Letting go and decluttering your heart
What is it about hanging on to the sludgy parts of life? Do we really need to carry so much sludgy slurry around? Letting go and decluttering your heart is a big part of allowing the sludgy bits to dissolve, leaving you to make space for more of the good stuff. Besides which slurry and sludge smells. You only have to own a dog to know that!
Driving home one day one of my errant dogs was standing in the road far away from home covered nose to tail tip in stinky stuff – she was filthy and wet. I remember the smell as if it were yesterday. I unpacked the boot, covered the back seat and drove her home for a wash. She stood silently looking at me as I removed the offending grime, as if to say ‘what’s the fuss mum?’ Within 10 minutes the smell and the dirt was gone. For her I am sure it’s long gone from her memory, while I have it stored along with a prayer that it never happens again.
Getting slurry, foxes poo and other indescribable muck off a dog is far easier than letting go of traumas. These little critters clutter our hearts and just when you are least expecting it wham tears, anger or some other unexpressed emotion leaps out and smacks you around the face.
I practice the art of letting go in many ways. Getting rid of stuff around the house to clothes I no longer want has become easy. I learned after leaving two homes behind that you don’t need much. Every once in a while I do a sweep of the house and put things that no longer serve me in the utility room and from there they go to charity. The same happens with clothes, if they miss the ironing for several sessions, it’s clear that they need to adorn someone else’s body.
With matters of the heart, I wait until an appropriate moment and allow my intuition to guide me.
There has been something though that has almost defied me and that’s the last remnants of a dark demonic soul I was married to. It is as though some lingering grime still touches my soul. He is mostly erased but every once in a while, out of left field I am reminded of him. Not a pretty experience I can tell you.
Going back to source
Recently I took my first trip back to Wales, since escaping to Spain. I had been putting it off, but something came up that needed doing and so I found myself booking a last minute trip. The trip was an utter delight that warmed every part of my being. Seeing friends was in a word, perfect, it was if we had never been separated.
Taking advantage of spare time I became a tourist and explored the surrounds of Abergavenny.
A trip to the canal at LLanfoist unwittingly reminded me of a time when Ferdy Dog was trapped in the canal water. His eyes were bright with fear as he paddled for his life. The creature I was with was taking so long to get his boots off, that in frustration and without thought to my safety I was in the water and pulling Ferdy towards me. I called for help to get myself onto the bank and he yanked me so that I fell flat on my face. In a fury, I called him names, but there was no one home.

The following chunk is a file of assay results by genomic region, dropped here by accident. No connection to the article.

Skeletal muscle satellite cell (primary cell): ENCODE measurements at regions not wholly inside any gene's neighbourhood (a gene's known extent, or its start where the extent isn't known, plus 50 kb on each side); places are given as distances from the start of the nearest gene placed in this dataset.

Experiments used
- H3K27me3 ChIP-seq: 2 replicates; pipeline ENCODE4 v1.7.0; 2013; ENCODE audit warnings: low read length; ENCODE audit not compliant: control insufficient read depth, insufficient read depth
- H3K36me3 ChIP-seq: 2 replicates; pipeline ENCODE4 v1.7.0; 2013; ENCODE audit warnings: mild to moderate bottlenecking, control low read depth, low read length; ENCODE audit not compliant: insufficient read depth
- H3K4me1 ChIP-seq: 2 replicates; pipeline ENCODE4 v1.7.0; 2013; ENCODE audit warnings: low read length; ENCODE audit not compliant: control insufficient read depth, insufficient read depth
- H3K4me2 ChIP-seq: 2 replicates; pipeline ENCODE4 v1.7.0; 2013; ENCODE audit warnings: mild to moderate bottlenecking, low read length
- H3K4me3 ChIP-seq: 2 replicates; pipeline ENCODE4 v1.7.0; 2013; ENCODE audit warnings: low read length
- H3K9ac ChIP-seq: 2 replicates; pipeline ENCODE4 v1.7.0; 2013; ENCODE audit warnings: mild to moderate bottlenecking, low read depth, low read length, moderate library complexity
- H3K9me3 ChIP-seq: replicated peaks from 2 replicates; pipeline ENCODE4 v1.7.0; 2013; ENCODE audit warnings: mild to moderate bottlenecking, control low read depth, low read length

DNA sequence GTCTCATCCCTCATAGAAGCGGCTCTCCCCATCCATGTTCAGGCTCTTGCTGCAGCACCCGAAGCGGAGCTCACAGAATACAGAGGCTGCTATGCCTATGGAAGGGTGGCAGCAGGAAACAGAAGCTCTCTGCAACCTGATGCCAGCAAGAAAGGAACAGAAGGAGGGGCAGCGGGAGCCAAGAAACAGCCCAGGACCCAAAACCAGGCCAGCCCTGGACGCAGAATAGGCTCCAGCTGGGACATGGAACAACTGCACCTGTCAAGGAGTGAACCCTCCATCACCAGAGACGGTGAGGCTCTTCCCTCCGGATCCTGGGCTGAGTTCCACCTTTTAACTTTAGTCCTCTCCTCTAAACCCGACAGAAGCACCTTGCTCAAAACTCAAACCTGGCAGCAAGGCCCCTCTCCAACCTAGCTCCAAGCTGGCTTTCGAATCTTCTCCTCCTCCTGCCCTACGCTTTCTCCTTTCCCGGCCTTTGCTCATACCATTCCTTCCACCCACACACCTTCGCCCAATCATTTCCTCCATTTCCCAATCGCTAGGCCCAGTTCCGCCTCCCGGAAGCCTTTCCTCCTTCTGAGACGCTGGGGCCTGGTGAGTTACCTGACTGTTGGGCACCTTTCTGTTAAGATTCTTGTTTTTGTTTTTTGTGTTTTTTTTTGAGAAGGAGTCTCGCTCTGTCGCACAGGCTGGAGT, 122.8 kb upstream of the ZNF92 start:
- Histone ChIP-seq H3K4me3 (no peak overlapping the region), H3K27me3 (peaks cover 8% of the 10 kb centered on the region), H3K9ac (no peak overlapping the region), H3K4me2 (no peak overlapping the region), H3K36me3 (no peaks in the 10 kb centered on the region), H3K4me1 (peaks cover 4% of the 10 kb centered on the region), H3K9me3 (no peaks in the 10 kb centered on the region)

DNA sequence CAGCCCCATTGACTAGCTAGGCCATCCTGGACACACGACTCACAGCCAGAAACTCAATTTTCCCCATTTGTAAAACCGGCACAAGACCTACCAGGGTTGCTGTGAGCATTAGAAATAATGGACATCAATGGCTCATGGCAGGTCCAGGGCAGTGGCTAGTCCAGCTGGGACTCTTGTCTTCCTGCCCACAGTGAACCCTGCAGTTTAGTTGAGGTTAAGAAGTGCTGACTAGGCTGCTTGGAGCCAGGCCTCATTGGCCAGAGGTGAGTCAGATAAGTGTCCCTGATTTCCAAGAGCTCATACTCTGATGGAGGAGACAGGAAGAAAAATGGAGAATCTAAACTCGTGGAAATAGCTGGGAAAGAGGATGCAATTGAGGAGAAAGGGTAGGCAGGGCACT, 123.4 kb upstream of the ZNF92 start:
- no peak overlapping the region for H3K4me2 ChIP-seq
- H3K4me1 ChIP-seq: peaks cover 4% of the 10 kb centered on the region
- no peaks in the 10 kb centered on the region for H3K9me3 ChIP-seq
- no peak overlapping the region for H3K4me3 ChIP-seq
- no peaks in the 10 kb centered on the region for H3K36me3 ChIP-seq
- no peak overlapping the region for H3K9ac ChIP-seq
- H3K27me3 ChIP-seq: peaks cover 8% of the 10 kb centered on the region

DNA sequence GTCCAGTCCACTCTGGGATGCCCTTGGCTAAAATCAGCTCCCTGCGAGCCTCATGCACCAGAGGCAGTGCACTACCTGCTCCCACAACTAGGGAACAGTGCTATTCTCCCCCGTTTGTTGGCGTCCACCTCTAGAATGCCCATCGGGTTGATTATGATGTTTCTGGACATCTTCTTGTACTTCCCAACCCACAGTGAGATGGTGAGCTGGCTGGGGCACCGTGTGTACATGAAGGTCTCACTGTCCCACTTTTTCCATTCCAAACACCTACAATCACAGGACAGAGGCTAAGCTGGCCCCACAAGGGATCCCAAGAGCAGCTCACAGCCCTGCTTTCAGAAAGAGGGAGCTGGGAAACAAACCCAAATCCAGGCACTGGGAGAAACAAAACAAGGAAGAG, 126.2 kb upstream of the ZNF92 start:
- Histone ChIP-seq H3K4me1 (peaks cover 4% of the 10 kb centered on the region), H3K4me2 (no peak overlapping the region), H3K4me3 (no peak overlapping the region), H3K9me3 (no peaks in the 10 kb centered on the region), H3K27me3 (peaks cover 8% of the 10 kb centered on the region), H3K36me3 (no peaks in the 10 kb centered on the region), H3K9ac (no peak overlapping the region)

This memory flashed before my eyes and caused me to wince before I was called back to the beauty of the scene by my friend.
A few days later, I found myself driving to Goytre Wharf with the intention of going back to the meeting point for the first date. This felt like a great time and opportunity to release the final fiendish shards. I later discovered that this full moon was all about letting go. Perfect timing and guidance from the Cosmos.
I’d met Dickie Quick (my name for him) online. We met at Goytre Wharf for a walk which was as I said our first date. I wasn’t bowled over when I met him, but I was soon charmed and it was a great first date. This became a place that I walked often, meeting friends and exploring different routes and pubs. It has always been remembered with fondness. This day however, it was not easy to drive there.
It was my intention to write a note, turn it into a boat and set sail to it. What I hadn’t anticipated was the large number of people milling around. Finding myself a bench, I sipped water and contemplated what might be a fitting and final farewell. As ever I dragged out my journal and penned a short note. The note was a letter of gratitude for my freedom. He in being caught out had unwittingly given me a much treasured gift and so I said thank you and so long. Once the note was written and the water drunk, it was placed in the bottle, scrunched up, stamped on and chucked in the bin, along with all of the other useless rubbish.
Letting go and decluttering your heart
Examining the past can be upsetting, especially when you look back and see a set of repeated behaviours that might now seem cringe worthy. I like to think that despite everything that has happened, it was all meant to be and is just part of the journey, like a tough degree programme at the University of Life. Everything is a learning experience and a gift.
What do you need to let go of which is cluttering up your heart?
You can head back to meeting places like I did or you can travel in your mind. Find something that will powerfully disconnect you from the event. Find the gift. Write a letter of gratitude and set the words and emotions free.
Have faith that in that space is room for something far more valuable and loving. Consider the gift that you have been given and ask how will this gift serve me?
Inspiration from the book The Conscious Woman’s Guide: Tapping into your divine inner wisdom (release date Spring 2017)